ECA

The possible Australian trade consequences from the US election result

09.11.2020 Andrew Hudson

According to most officials, we appear to have a winner in the United States (US) election with the announcement of the success of the Biden/Harris ticket.

It has yet to be recognised or endorsed by the current US President and his followers but the plan seems to be that the Biden/Harris administration will be inaugurated on 20 January 2021. Although the manner of that inauguration may be very different in the time of the pandemic.

There are a few immediate items of interest:

  • The sudden reality that lawyers may have a crucial role in post-election litigation. However, we need to remember that none of this crisis was caused by the lawyers and any involvement on their part is limited to those called in to deal with issues. That could include members of the Supreme Court who often face the pressure of being seen as supporting the political party who backed their election to the Supreme Court.

  • This election is not solely about selecting the President. At the same time as the US is voting for its leader, much of the US is voting in elections for Congress, comprising the House of Representatives and the Senate. Currently, the Democrats have control of the House of Representatives although it now appears that control of the Senate may be a “tie” or with a slim Republican majority. Although this will not prevent the President to pass Executive Orders such as those President Trump has used to effect massive dumping tariffs and other trade initiatives, it does mean that other legislation will be dependent on the ability of President Biden to use his years of experience in the US Senate to build bipartisan support for the legislative agenda and the approval of members of the new Biden administration such as the Secretaries of State and Defence.

  • There will most likely be no direct effect on our trade relationship with the US. Both Presidential candidates have expressed support for the Australian relationship which should preserve our trade with the US, including exemptions from the current high US tariffs on steel, aluminium and other manufactured goods. It is yet to be seen whether our Prime Minister can secure the type of close relationship with President Biden that he appeared to have with President Trump. At the least, the US will look for allies against China in our region.

  • One crucial question is whether Biden will follow Trump’s aggressive trade policies or if he will “wind them back” in some fashion, including whether he will change the sections 232 and 301 duties and the Australian exemptions or reverse Trump’s actions to block the operation of the World Trade Organisation and consent to the appointment of new members to the United Nations appellate body. Biden has said he will keep “fire to the feet of China” on perceived unfair trade practices in China. This should lead to the maintenance of the existing “Phase One” Agreement between the US and China and other agreements between the two countries, with China being obliged to continue to buy substantial amounts of US goods. The wider issue is the approach to other international bodies such as the World Health Organisation which really needs positive US support.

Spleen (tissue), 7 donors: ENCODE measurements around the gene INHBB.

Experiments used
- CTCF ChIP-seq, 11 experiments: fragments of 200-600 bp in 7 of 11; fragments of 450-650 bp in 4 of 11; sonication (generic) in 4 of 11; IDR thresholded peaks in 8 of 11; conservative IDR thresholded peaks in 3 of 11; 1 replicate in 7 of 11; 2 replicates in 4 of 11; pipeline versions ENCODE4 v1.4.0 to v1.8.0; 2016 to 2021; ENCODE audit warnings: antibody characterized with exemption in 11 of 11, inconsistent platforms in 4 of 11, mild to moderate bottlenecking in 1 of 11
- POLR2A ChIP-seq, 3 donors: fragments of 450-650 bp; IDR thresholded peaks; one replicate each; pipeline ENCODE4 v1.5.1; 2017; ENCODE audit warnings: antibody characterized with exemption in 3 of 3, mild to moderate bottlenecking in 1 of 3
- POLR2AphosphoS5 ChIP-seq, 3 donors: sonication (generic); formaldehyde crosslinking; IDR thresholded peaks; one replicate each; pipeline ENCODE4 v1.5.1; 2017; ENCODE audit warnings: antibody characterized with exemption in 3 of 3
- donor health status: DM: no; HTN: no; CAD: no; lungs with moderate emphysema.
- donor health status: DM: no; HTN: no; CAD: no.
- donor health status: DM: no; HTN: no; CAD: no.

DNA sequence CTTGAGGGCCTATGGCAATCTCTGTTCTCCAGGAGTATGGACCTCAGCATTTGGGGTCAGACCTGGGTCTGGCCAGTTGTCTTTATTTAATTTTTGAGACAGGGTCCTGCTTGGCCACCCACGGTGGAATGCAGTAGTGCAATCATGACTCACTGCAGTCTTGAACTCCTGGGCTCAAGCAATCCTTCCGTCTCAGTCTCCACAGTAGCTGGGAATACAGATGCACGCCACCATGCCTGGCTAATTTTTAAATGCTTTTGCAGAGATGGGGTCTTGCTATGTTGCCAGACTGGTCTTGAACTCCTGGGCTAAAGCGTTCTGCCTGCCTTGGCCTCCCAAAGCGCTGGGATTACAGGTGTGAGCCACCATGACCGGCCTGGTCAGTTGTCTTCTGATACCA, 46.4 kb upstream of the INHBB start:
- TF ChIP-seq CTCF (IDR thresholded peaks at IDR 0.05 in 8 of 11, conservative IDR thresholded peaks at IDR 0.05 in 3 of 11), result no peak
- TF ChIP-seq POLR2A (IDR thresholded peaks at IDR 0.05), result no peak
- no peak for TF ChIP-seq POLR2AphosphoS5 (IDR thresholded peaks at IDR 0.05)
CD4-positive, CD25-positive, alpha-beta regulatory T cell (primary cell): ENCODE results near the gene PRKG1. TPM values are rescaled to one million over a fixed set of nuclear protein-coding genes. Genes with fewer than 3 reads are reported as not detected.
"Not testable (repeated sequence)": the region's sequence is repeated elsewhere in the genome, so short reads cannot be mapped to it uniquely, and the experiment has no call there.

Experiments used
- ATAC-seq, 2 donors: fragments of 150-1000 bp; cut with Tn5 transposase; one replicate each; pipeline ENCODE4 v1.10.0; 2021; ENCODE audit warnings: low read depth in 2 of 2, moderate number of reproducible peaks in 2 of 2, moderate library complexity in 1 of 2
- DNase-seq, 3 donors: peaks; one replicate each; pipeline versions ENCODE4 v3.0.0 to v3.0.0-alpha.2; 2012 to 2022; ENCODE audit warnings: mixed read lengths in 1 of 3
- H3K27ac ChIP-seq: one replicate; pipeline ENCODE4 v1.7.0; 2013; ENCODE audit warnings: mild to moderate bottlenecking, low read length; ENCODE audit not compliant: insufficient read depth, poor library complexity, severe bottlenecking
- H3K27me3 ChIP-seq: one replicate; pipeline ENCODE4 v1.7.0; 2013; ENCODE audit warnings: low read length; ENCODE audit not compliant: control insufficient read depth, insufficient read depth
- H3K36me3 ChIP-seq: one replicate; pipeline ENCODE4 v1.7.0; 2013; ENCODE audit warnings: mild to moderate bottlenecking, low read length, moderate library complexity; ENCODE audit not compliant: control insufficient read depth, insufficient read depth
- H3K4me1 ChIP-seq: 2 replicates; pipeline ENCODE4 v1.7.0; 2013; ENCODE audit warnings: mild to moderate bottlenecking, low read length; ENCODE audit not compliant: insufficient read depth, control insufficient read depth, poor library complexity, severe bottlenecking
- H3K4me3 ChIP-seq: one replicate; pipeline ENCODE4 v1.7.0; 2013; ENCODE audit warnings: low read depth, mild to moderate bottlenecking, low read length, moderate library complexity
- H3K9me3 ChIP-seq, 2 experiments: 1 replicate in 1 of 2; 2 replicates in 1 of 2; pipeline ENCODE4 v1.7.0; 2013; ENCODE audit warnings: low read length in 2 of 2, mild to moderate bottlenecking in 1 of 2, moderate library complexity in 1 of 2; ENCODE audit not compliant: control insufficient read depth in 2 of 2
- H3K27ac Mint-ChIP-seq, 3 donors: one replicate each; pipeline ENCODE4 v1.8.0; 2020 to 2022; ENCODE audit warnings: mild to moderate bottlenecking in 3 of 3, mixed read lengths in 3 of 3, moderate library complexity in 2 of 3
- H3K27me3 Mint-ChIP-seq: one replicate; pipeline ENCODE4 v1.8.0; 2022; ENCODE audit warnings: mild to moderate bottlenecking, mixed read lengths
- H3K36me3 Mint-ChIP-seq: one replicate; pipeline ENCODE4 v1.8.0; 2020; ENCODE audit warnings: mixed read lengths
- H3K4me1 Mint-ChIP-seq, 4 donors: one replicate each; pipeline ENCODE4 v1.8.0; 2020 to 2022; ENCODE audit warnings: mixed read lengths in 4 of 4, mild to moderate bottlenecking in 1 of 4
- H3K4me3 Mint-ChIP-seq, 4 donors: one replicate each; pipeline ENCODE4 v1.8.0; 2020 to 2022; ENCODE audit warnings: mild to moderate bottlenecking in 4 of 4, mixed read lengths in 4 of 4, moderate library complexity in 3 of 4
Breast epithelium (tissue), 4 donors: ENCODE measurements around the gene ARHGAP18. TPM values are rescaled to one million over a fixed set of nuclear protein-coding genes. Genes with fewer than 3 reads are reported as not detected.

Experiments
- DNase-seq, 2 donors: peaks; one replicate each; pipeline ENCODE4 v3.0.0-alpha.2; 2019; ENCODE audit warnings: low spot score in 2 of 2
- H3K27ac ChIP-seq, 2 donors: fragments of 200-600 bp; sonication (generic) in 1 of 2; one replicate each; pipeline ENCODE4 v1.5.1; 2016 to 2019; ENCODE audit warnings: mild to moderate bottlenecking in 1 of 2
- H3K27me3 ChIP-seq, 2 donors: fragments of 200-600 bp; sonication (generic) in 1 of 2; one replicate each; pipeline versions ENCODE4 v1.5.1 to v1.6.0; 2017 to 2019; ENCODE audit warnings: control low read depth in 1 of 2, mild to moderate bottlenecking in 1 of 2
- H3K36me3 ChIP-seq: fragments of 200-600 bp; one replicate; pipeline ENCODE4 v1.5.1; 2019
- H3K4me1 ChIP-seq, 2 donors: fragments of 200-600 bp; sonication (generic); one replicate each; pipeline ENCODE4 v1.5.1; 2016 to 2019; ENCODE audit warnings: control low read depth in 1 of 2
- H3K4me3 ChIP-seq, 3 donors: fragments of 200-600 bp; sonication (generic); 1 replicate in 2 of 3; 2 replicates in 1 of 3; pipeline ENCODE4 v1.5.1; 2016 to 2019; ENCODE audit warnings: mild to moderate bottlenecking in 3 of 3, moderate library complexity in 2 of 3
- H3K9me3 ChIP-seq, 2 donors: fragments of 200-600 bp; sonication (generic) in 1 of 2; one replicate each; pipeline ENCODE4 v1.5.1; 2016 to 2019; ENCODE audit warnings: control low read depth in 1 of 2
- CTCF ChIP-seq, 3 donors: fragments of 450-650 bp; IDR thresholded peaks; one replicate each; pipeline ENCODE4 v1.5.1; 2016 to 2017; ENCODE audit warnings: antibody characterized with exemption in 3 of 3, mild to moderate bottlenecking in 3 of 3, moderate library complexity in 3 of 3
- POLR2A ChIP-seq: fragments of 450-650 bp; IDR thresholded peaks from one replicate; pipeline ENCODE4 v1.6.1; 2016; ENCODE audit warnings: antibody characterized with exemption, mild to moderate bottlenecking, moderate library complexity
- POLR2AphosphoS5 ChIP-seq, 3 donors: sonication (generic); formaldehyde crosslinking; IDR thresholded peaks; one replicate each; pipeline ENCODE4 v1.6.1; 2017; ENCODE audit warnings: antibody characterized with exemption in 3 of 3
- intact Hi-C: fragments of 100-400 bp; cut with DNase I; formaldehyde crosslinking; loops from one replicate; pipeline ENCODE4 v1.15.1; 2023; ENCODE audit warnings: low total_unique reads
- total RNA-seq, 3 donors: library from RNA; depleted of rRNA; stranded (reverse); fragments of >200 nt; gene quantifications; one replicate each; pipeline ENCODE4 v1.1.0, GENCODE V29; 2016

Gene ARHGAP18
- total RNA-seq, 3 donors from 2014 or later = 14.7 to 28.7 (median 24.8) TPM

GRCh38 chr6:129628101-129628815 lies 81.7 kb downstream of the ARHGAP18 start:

• I don’t think that a Biden victory will lead to a reduction in Chinese action against Australian exports which is largely an independent issue. However, China may take the opportunity of possible early uncertainty in the US to escalate its trade actions against the US and Australia exporters and others such as an “independent” UK.

  • A possible significant difference may arise between Australia and the US on environmental issues. The European Union has already raised the issue of climate change policy with Australia in its Free Trade Agreement negotiations, and President-elect Biden has already indicated he expects US trade partners to adopt policies to immediately deal with climate change issues which could challenge the relationship with Australia. Similar comments from the US have been to the effect that it expects its trading partners to show leadership on human rights and other more “social interest” policies.

  • Although trade policies of the Biden/Harris administration have shown a preference for multilateral trade agreements instead of bilateral deals, there is no evidence that the US may look to unravel the United States–Mexico–Canada Agreement which started recently or move to join the Trans-Pacific Partnership Agreement from which it had withdrawn before its commencement. Given that the Trump administration removed the US from steps to liberalise trade with Iran (which then stalled international moves on that front), there is no immediate clarity on whether the US will now seek to re-engage with Iran and lead international efforts to re-engage Western countries with Iran on trade. Certainly, Australian exporters would be keen on movement on this issue as new US policies could allow our exporters to trade directly with Iran and receive payment for their products and services from Iran. At the moment, measures to allow payments from Iran would be of real assistance.
As we all know, “it’s not over until it’s over” and a clear view of the outcome and consequences will take some time. It makes the watching and re-watching of The West Wing an important educational tool and throws into question the value of pre-election polling which has not been at all accurate.

I will continue to provide details on these developments and future events. For further advice on any questions you may have, please contact our Customs & Tradeteam for further advice.

This article was first published here
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